Leaping Linux's Patent Hurdle - InformationWeek

InformationWeek is part of the Informa Tech Division of Informa PLC

This site is operated by a business or businesses owned by Informa PLC and all copyright resides with them.Informa PLC's registered office is 5 Howick Place, London SW1P 1WG. Registered in England and Wales. Number 8860726.

IoT
IoT
Government // Enterprise Architecture
Commentary
9/21/2007
12:06 PM
Serdar Yegulalp
Serdar Yegulalp
Commentary
Connect Directly
Twitter
RSS
E-Mail
50%
50%

Leaping Linux's Patent Hurdle

In the wake of my last column, Why Linux Is Already A Success, I got a great many comments and letters from people who agreed completely with my point of view -- that Linux was already a success on its own terms. I did, however, receive a reader comment that added some sobering real-world perspectives.

In the wake of my last column, Why Linux Is Already A Success, I got a great many comments and letters from people who agreed completely with my point of view -- that Linux was already a success on its own terms. I did, however, receive a reader comment that added some sobering real-world perspectives.

Said comment was by reader Jim Garret, who wrote: "This article makes a good point, but you also have to consider multimedia codecs. Linux will have succeeded when a user can see and hear everything on the web that a Windows user can -- legally. (I'm in the USA, so perhaps I'm handicapped on this point!)"

Not every Linux user has to deal with software patents, but it has been something of a cloud hanging over everyone's heads. If you want to legally decode certain sound or video formats (mainly, MP3 audio), you need to pay for a license. Ditto DVDs, which require some kind of royalty fee per player sold. DVD playback is something of its own weird issue: It's entirely possible to run programs that play DVDs without paying a cent (the VLC player, for instance, does this), and while no one has yet gone to jail for doing so, the legality of using such a program is still a gray area.

Keep in mind, it's not impossible to play MP3s or watch DVDs as-is on Linux right now. It's not even particularly hard; it just involves manually installing the proper codecs after you finish setting up everything else. But most people would, I imagine, like to do those things without jumping through any extra hoops or, more importantly, worrying about which possible patent-holder's toes they're stepping on. Part of the list price of every copy of Windows sold includes the licensing for the software patents used in it -- a necessary evil, much like the fact that Windows itself has a price tag at all.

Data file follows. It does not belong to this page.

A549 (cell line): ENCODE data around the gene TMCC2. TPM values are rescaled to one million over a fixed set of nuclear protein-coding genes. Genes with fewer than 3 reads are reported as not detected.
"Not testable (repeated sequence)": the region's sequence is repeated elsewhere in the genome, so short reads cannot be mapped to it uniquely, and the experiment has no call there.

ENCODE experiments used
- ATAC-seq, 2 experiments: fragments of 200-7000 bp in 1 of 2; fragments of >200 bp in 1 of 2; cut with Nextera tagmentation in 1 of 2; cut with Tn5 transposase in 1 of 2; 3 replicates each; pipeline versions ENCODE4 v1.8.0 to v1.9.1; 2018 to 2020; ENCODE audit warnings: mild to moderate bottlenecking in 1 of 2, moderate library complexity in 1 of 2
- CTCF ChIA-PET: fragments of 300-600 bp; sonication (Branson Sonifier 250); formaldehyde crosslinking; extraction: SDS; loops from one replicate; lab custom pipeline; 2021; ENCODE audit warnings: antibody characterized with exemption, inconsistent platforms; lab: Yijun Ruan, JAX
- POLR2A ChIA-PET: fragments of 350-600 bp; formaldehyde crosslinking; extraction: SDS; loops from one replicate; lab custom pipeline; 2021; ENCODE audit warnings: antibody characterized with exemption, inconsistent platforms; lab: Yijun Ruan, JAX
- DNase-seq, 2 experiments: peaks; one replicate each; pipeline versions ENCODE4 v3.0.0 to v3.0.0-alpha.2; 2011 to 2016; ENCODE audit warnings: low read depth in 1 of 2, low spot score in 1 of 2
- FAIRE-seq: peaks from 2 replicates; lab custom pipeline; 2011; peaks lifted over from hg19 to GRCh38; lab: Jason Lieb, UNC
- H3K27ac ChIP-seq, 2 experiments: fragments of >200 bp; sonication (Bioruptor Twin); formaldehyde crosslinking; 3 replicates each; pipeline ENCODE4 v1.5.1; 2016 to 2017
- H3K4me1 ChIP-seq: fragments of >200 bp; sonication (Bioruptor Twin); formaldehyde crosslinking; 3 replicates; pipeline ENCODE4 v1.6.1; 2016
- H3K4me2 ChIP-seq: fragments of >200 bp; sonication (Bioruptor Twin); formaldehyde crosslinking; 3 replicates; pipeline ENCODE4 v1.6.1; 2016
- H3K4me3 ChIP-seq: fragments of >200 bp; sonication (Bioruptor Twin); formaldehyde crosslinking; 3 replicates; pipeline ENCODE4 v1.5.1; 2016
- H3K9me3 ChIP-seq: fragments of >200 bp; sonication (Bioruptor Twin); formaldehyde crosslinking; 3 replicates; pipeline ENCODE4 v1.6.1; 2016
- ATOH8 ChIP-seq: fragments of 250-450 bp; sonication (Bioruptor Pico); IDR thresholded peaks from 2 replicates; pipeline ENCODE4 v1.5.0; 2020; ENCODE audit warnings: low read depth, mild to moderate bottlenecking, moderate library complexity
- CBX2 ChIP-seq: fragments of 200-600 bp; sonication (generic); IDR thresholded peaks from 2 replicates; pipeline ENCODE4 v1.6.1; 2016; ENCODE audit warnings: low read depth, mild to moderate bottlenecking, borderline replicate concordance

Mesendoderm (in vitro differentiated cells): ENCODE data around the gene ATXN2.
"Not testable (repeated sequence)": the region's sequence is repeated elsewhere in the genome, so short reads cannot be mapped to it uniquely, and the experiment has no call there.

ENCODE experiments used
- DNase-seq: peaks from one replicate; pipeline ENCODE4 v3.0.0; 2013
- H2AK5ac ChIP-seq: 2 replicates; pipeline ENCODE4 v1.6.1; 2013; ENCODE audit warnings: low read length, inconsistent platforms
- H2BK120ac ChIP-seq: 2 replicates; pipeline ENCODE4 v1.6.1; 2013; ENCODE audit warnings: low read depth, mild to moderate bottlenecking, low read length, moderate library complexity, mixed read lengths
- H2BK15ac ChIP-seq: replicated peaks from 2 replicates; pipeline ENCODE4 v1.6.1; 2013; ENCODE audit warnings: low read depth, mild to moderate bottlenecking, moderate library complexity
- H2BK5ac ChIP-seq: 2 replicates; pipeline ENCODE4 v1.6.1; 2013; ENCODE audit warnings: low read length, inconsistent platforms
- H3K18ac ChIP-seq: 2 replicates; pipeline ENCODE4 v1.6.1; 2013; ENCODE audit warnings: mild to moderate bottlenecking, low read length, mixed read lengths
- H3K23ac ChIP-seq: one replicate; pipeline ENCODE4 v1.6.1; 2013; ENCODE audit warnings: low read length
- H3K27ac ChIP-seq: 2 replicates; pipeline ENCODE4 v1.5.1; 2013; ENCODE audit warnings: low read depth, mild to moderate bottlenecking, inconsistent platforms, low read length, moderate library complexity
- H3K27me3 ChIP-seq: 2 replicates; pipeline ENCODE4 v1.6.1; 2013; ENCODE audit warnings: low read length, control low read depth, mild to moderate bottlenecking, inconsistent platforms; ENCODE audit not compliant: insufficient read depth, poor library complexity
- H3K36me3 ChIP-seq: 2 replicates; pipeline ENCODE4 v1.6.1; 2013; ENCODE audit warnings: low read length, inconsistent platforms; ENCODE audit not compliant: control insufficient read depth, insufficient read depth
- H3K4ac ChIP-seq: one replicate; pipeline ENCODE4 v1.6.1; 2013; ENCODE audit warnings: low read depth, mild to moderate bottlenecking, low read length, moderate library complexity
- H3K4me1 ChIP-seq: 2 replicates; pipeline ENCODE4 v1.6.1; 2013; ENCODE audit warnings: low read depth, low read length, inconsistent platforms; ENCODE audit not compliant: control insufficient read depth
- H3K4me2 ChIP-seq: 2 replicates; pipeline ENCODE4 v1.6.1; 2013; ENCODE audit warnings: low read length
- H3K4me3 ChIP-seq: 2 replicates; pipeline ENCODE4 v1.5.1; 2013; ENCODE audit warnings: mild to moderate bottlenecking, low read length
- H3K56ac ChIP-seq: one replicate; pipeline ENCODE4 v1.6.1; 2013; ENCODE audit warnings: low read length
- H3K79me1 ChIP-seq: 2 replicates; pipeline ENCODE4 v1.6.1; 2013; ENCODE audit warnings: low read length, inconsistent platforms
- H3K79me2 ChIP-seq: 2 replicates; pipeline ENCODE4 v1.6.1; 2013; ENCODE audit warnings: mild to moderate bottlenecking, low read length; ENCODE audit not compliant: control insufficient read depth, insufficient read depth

There are formats that are not patent-encumbered -- the Ogg Vorbis audio codec, for instance -- but most people don't have most of their music in such a format and aren't inclined to convert it all, with a possible loss of quality.

To that end, there are a few ways to deal with the situation.

One, rework the patent system. Given the rumblings building steam in Washington right now, that may not be as absurd as it might seem at first -- but it's still a long way off. (It does have the advantage of knocking out ten other problems in one fell swoop, though.)

Two, create a for-pay Linux distribution with proper licensing costs for any possible patent usage. The problem is that the only people who want to pay for Linux are corporate customers, who are generally paying for support; I suspect everyone else is not going to shell out for Linux, patent indemnity or not, when they can do an end run around the patent muddle on their own.

Three, draw a line in the sand and simply declare that, with the privilege of using Linux, you have to give up anything that's patent-encumbered as a rule. At least, out of the box. That's pretty much what people have been doing so far -- and while it hasn't exactly been the barrier to Linux adoption, it hasn't helped.

We welcome your comments on this topic on our social media channels, or [contact us directly] with questions about the site.
Comment  | 
Print  | 
More Insights
InformationWeek Is Getting an Upgrade!

Find out more about our plans to improve the look, functionality, and performance of the InformationWeek site in the coming months.

News
How SolarWinds Changed Cybersecurity Leadership's Priorities
Jessica Davis, Senior Editor, Enterprise Apps,  5/26/2021
Commentary
How CIOs Can Advance Company Sustainability Goals
Lisa Morgan, Freelance Writer,  5/26/2021
Slideshows
IT Skills: Top 10 Programming Languages for 2021
Cynthia Harvey, Freelance Journalist, InformationWeek,  5/21/2021
White Papers
Register for InformationWeek Newsletters
Video
Current Issue
Planning Your Digital Transformation Roadmap
Download this report to learn about the latest technologies and best practices or ensuring a successful transition from outdated business transformation tactics.
Slideshows
Flash Poll